Kentucky Supreme Court hears arguments on whether judges can dismiss all-white juries
“Everybody needs to redouble their efforts to make sure that people who walk into the (courthouse for jury service) represent a fair cross-section of the community,” Justice Lisabeth Hughes said.
FRANKFORT, Ky., (WDRB) – Kentucky Supreme Court justices asked - and sometimes seemingly answered - some version of the same question several times on Thursday:
Does a judge have the authority to dismiss a jury if it doesn’t represent a fair cross-section of the community?
The question stems from a Nov. 18, 2014, theft case in which Jefferson Circuit Court Judge Olu Stevens dismissed a 13-member jury because it had no black jurors.
The Jefferson County Commonwealth’s Attorney’s Office and Attorney General asked the high court to look at the issue and see if judges have the authority to dismiss jury panels because of a lack of minorities.
Justices heard arguments for more than an hour, often interrupting the attorneys before they answered one question to ask another. A decision is not expected for months.
Justice Lisabeth Hughes questioned whether a judge should also consider the gender of a juror. Should a Hispanic defendant have Hispanics on the jury?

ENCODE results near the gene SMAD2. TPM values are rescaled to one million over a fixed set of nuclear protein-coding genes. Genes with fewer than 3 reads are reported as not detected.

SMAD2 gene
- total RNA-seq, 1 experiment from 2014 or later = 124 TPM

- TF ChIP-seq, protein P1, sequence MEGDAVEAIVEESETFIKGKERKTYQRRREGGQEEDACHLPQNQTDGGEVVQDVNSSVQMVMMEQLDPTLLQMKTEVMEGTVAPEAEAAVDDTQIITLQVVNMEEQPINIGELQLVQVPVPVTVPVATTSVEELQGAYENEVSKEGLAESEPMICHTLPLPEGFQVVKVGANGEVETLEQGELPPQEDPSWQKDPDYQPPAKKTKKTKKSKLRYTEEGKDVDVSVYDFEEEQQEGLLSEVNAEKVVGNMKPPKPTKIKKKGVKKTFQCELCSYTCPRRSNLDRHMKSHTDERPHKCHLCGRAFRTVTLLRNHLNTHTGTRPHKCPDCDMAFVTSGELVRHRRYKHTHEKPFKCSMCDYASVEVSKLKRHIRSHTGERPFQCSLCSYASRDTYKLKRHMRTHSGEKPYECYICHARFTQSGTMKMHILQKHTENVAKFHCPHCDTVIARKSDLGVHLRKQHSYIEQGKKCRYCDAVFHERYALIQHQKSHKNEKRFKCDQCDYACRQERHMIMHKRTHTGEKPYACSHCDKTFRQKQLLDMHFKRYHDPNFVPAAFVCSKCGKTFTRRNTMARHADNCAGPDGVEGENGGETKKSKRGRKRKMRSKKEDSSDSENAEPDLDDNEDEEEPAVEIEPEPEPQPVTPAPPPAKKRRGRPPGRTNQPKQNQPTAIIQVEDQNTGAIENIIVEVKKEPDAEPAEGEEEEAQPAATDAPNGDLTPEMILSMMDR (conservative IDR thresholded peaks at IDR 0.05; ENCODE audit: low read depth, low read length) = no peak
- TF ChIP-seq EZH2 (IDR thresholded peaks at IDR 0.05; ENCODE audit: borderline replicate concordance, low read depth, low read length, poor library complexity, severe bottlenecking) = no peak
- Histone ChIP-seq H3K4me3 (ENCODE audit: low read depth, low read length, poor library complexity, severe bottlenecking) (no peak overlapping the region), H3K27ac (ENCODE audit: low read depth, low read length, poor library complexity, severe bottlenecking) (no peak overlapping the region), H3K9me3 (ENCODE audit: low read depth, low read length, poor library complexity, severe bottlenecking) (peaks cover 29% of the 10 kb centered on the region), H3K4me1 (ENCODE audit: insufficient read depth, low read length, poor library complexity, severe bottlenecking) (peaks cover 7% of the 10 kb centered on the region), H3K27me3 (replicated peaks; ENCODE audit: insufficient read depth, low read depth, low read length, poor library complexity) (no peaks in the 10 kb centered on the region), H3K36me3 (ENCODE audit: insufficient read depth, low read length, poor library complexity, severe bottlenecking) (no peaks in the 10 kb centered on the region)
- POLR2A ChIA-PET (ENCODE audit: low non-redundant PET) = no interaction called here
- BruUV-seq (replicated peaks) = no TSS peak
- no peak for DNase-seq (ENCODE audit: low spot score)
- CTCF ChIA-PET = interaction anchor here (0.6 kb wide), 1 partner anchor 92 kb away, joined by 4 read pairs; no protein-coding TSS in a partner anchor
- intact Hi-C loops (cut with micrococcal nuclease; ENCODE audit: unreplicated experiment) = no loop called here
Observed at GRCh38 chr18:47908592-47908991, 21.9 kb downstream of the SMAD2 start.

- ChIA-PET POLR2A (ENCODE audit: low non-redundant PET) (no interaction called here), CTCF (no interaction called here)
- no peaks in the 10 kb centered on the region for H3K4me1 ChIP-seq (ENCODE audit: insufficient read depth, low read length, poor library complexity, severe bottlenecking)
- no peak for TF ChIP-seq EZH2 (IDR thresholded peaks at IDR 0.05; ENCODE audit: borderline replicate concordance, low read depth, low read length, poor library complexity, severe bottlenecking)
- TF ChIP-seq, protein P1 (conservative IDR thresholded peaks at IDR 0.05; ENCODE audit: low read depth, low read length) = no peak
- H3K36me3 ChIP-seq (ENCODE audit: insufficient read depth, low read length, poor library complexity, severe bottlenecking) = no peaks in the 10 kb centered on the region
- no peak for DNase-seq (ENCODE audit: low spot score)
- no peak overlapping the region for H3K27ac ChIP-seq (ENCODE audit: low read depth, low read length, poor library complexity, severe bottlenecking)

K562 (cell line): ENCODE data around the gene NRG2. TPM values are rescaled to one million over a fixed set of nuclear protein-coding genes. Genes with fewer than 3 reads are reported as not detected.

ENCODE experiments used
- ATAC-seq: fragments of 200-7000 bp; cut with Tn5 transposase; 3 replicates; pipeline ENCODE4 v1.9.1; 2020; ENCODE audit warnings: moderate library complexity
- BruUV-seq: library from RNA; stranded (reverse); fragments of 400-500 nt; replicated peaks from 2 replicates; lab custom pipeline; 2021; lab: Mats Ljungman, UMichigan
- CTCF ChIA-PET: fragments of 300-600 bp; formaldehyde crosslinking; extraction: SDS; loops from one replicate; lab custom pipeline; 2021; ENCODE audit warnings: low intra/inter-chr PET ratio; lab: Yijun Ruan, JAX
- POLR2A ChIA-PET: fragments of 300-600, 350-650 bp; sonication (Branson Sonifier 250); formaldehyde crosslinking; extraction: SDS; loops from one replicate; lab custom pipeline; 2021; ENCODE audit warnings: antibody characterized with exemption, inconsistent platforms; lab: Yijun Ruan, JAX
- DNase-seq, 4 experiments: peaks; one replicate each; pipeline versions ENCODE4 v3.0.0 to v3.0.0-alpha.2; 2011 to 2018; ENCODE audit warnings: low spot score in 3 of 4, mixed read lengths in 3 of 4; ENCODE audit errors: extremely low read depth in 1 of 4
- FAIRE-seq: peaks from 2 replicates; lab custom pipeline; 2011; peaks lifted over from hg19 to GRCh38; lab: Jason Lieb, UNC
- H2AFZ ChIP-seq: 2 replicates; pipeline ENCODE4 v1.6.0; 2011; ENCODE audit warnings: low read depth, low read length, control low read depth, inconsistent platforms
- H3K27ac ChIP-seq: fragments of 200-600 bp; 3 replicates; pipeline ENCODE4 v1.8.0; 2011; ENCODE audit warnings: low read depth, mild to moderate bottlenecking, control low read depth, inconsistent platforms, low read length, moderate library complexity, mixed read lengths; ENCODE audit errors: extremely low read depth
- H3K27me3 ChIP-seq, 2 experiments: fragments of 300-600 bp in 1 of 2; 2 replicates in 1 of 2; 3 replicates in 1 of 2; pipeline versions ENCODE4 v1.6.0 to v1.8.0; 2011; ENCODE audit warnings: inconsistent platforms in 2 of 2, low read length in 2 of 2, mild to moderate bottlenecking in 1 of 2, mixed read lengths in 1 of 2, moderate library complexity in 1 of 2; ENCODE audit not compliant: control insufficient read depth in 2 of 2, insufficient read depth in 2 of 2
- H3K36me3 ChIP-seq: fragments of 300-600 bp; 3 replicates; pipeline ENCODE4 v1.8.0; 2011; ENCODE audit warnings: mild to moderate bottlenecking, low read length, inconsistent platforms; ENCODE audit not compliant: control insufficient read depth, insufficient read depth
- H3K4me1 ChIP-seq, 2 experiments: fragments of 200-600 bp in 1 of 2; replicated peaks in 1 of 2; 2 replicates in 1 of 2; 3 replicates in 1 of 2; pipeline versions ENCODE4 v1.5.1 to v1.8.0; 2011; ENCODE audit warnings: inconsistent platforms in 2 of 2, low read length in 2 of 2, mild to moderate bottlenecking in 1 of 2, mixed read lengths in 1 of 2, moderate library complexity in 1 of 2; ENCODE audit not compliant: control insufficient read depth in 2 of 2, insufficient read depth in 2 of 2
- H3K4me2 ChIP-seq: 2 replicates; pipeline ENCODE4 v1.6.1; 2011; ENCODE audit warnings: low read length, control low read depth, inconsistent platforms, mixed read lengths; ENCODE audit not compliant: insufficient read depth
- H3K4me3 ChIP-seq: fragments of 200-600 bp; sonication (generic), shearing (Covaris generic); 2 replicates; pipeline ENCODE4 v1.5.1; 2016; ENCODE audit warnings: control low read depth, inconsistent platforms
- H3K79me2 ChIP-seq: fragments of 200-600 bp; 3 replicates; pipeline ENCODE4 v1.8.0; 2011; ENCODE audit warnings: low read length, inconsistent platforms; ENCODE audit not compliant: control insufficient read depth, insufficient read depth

“How far do you take this cross section?” Hughes said.
Attorney Cicely Lambert, who represents the public defender’s office, argued that the U.S. Supreme Court has said defendants are entitled to a jury that reflects the racial makeup of the community.
Justice Mary Noble, however, said it would be “impossible” to get a “perfect” cross-section of the community and asked whether Kentucky is going to allow judges to dismiss juries based on the "appearance" of unfairness.
“It just needs to be fair in how" the jury is randomly chosen, she said.
But Noble also pointed out that studies show black defendants are more harshly punished by all-white juries.
"What can judges do?" she asked.
The justices also discussed the lists Kentucky uses to pull names of potential jurors and the importance of ensuring that initial jury pools are racially diverse.
“Everybody needs to redouble their efforts to make sure that people who walk into the (courthouse for jury service) represent a fair cross-section of the community,” Hughes said.
Assistant Jefferson Commonwealth’s Attorney Dorislee Gilbert said defendants have a right to a randomly chosen jury, not jurors who “look” like them.
She said it was "impractical if not impossible" to get a fair representation of all minorities on every jury.
Stevens has written on Facebook that Commonwealth's Attorney Tom Wine was going to the Kentucky Supreme Court to “protect the right to impanel all-white juries” and that “is not what we need to be in 2015. Do not sit silently. Stand up. Speak up.”
Wine has said his office is not fighting for the right to seat all-white juries but to “preserve the right to juries selected in accordance with the law.”
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